Voters in Utah and Virginia expressed frustrations to NBC News over the likelihood of a Biden-Trump rematch in November.

Greg Walker of Salt Lake City, a Biden supporter, said although he “loves” Biden and thinks “he’s done a great job,” he is “sick of baby boomer presidents” and worries about Biden’s age.

“But, you know, given the alternative Trump or Biden, there’s 0% chance I’m ever voting for Trump, like it’s either have democracy and a guy that’s too old to run it or democracy ends,” Walker said. “Those are your choices.”

Carlos Ojeda, a private investor in Salt Lake City who voted for Trump in 2016 but is undecided on who he’ll support in the upcoming election, also said he’s “absolutely frustrated” that voters are switching back and forth between what he said were two bad options.

“To me, it’s like, are you kidding me?” he said. “Out of the people and executives, everything that we have out there, those are our two best candidates? You know, like, it’s a little frustrating. On one side, it’s like, what they’re pushing, the agenda … clearly, the people in the U.S. don’t like that. They didn’t like the other option either.

“I think both sides are just frustrated, and just, who’s the better option for us? The question is, why is this our best options?”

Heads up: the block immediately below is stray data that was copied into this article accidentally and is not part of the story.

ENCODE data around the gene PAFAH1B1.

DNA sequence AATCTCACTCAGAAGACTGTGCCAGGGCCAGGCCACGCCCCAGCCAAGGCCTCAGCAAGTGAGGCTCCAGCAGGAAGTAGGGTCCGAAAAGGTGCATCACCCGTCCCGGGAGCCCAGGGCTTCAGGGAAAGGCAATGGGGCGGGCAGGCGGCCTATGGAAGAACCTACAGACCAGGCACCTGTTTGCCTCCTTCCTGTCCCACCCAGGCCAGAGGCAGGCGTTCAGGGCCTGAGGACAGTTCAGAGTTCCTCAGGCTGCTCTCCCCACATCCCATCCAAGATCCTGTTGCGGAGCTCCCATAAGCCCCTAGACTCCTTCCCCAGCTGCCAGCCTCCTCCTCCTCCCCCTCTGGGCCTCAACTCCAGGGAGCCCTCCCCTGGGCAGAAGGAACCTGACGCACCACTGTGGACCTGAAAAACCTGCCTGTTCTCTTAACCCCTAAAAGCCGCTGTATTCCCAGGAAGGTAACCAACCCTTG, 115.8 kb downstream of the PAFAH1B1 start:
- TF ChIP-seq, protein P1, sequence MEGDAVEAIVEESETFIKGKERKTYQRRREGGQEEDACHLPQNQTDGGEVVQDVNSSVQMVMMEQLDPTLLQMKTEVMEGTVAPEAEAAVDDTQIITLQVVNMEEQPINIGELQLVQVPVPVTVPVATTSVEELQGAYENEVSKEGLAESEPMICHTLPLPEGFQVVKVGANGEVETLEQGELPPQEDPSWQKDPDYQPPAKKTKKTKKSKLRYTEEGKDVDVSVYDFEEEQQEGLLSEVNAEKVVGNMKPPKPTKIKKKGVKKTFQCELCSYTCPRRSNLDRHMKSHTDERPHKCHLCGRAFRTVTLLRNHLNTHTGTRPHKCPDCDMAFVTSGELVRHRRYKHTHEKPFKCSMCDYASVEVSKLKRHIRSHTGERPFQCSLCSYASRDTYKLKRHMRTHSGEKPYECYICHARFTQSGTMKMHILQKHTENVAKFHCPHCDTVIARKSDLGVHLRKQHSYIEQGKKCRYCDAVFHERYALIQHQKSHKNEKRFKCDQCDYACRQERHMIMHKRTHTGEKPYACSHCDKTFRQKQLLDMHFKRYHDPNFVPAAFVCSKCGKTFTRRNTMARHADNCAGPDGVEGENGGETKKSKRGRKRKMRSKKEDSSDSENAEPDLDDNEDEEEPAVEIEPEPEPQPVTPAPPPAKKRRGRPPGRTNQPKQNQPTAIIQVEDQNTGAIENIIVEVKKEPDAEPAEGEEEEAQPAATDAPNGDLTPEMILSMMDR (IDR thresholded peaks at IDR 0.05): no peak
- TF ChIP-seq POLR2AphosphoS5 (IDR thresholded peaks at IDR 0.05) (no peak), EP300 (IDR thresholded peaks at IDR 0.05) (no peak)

Meanwhile in Henrico County, Virginia, registered Democrats and people voting Democratic in the open-primary state who spoke with NBC News expressed frustration with the party.

One woman told NBC News she believes the party assumes that because she is Black, she will “automatically” vote Democratic.

Not the case, she said.

“They aren’t doing anything to really address the issues in my community,” she said, adding that for the first time ever she is making a point to vote Republican.

Another voter told NBC News she’s voting for Biden, but isn’t happy about it, and wishes the party would focus more on the issues. 

The lack of enthusiasm may lead to a lack of turnout: As of 11 a.m., the numbers at this particular polling place, at least, were considerably lower than in past years, poll workers said.